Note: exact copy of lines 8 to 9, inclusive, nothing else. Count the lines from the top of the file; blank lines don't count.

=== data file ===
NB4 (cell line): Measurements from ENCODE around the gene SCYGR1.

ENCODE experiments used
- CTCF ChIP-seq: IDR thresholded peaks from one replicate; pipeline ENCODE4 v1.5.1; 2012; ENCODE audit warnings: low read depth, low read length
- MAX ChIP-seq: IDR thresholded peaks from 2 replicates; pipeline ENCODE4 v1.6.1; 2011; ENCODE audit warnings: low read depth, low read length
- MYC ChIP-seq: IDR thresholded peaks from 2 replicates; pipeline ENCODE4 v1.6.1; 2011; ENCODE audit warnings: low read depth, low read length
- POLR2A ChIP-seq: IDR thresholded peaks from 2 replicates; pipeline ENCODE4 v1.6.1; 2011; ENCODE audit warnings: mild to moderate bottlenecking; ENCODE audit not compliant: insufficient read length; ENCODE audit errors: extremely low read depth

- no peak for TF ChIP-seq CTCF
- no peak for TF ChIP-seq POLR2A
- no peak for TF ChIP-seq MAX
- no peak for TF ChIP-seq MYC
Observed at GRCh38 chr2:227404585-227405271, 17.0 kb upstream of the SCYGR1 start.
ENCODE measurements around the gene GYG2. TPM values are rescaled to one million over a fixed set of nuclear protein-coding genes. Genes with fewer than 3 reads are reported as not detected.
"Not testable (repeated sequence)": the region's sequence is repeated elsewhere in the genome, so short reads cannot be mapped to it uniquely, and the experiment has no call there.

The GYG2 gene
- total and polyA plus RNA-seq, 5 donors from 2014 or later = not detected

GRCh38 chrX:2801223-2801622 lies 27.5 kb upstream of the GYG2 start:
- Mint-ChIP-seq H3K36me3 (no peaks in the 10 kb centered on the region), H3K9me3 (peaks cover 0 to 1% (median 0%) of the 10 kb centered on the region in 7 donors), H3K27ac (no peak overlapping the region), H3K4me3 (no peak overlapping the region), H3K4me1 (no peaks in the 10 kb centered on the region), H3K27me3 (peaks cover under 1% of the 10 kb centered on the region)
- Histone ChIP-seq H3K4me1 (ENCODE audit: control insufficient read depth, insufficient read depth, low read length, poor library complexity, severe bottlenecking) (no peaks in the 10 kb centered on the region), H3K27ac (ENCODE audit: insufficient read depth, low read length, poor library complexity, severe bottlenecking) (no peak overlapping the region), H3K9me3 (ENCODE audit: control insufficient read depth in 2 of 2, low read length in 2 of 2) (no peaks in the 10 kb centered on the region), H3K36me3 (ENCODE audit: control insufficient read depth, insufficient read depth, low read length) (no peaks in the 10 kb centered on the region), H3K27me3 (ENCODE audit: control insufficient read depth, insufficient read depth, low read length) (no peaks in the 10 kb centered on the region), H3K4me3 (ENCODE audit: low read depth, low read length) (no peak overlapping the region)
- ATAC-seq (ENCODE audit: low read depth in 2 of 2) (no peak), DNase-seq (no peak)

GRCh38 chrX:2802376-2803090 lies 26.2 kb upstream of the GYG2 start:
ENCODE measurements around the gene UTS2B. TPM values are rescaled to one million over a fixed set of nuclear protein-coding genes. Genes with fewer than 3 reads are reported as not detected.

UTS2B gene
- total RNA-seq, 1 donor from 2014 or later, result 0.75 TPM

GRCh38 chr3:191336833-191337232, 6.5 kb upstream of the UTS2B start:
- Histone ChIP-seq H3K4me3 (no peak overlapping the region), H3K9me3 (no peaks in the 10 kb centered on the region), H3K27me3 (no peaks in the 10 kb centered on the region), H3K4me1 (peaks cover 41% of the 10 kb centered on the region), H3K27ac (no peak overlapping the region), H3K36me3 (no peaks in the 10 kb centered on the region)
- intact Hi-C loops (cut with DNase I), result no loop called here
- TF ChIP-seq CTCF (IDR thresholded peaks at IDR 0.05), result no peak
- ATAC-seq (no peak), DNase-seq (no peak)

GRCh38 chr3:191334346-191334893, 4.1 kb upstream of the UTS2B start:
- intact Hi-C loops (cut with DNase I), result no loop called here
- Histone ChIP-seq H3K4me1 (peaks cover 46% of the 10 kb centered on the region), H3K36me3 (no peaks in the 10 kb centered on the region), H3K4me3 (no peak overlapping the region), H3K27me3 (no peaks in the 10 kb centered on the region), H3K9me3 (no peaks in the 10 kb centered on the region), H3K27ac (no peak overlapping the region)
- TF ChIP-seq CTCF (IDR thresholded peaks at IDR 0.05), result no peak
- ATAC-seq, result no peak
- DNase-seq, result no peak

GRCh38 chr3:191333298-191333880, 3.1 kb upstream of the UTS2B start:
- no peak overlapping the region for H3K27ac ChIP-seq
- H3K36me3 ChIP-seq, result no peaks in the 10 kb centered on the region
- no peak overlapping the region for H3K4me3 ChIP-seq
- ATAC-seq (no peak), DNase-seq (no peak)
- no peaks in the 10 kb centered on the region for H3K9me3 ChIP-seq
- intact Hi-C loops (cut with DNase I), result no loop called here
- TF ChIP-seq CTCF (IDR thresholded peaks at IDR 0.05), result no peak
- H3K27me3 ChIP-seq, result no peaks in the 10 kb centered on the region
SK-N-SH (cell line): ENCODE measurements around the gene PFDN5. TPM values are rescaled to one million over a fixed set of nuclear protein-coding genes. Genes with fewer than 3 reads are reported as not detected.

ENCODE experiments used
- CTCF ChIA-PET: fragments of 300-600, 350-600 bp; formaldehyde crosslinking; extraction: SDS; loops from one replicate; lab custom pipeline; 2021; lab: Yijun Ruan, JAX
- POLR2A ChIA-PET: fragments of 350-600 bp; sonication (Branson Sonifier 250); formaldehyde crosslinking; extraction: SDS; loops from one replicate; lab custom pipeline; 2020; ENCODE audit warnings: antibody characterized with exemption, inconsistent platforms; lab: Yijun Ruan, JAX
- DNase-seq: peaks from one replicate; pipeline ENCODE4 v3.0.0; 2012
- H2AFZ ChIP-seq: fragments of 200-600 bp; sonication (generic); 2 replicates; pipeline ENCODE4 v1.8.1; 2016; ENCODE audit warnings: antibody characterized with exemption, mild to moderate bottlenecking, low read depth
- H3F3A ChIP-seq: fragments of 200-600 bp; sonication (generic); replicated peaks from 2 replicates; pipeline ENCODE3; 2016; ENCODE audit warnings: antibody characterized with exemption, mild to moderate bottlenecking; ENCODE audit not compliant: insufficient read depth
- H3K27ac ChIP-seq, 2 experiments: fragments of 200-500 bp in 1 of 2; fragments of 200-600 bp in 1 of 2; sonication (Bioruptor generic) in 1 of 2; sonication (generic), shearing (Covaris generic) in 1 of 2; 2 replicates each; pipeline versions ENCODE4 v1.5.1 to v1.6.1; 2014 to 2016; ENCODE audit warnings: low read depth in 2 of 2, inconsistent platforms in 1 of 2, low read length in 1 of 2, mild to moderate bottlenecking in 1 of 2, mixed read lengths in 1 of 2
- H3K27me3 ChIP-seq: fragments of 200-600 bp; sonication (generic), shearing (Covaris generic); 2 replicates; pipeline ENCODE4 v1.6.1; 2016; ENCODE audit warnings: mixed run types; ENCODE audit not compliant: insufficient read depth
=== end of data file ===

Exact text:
- no peak for TF ChIP-seq POLR2A
- no peak for TF ChIP-seq MAX